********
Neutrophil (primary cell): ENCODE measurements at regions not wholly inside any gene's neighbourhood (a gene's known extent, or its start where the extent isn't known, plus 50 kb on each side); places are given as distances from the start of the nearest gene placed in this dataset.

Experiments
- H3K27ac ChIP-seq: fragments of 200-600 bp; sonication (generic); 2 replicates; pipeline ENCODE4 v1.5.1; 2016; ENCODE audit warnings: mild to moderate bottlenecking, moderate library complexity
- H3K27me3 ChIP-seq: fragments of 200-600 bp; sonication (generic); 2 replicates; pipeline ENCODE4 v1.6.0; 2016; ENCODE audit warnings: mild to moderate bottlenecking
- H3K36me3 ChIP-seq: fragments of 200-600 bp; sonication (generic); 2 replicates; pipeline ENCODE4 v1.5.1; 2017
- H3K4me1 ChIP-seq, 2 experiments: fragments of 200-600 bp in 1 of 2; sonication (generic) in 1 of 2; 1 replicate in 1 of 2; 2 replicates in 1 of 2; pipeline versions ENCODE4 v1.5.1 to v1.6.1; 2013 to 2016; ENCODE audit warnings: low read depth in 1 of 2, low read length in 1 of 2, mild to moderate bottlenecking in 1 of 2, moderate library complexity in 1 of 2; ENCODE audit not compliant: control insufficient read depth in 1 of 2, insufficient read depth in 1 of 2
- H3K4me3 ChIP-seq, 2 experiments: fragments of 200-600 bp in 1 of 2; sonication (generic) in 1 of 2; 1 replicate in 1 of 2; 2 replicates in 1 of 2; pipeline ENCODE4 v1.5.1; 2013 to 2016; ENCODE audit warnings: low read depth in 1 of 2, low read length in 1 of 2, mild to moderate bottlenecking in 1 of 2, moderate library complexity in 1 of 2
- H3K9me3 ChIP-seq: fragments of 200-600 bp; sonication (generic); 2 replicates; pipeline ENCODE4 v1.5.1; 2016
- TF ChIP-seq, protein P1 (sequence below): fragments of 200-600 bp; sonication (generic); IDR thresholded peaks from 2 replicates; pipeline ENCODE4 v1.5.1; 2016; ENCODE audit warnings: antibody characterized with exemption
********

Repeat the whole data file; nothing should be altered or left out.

Neutrophil (primary cell): ENCODE measurements at regions not wholly inside any gene's neighbourhood (a gene's known extent, or its start where the extent isn't known, plus 50 kb on each side); places are given as distances from the start of the nearest gene placed in this dataset.

Experiments
- H3K27ac ChIP-seq: fragments of 200-600 bp; sonication (generic); 2 replicates; pipeline ENCODE4 v1.5.1; 2016; ENCODE audit warnings: mild to moderate bottlenecking, moderate library complexity
- H3K27me3 ChIP-seq: fragments of 200-600 bp; sonication (generic); 2 replicates; pipeline ENCODE4 v1.6.0; 2016; ENCODE audit warnings: mild to moderate bottlenecking
- H3K36me3 ChIP-seq: fragments of 200-600 bp; sonication (generic); 2 replicates; pipeline ENCODE4 v1.5.1; 2017
- H3K4me1 ChIP-seq, 2 experiments: fragments of 200-600 bp in 1 of 2; sonication (generic) in 1 of 2; 1 replicate in 1 of 2; 2 replicates in 1 of 2; pipeline versions ENCODE4 v1.5.1 to v1.6.1; 2013 to 2016; ENCODE audit warnings: low read depth in 1 of 2, low read length in 1 of 2, mild to moderate bottlenecking in 1 of 2, moderate library complexity in 1 of 2; ENCODE audit not compliant: control insufficient read depth in 1 of 2, insufficient read depth in 1 of 2
- H3K4me3 ChIP-seq, 2 experiments: fragments of 200-600 bp in 1 of 2; sonication (generic) in 1 of 2; 1 replicate in 1 of 2; 2 replicates in 1 of 2; pipeline ENCODE4 v1.5.1; 2013 to 2016; ENCODE audit warnings: low read depth in 1 of 2, low read length in 1 of 2, mild to moderate bottlenecking in 1 of 2, moderate library complexity in 1 of 2
- H3K9me3 ChIP-seq: fragments of 200-600 bp; sonication (generic); 2 replicates; pipeline ENCODE4 v1.5.1; 2016
- TF ChIP-seq, protein P1 (sequence below): fragments of 200-600 bp; sonication (generic); IDR thresholded peaks from 2 replicates; pipeline ENCODE4 v1.5.1; 2016; ENCODE audit warnings: antibody characterized with exemption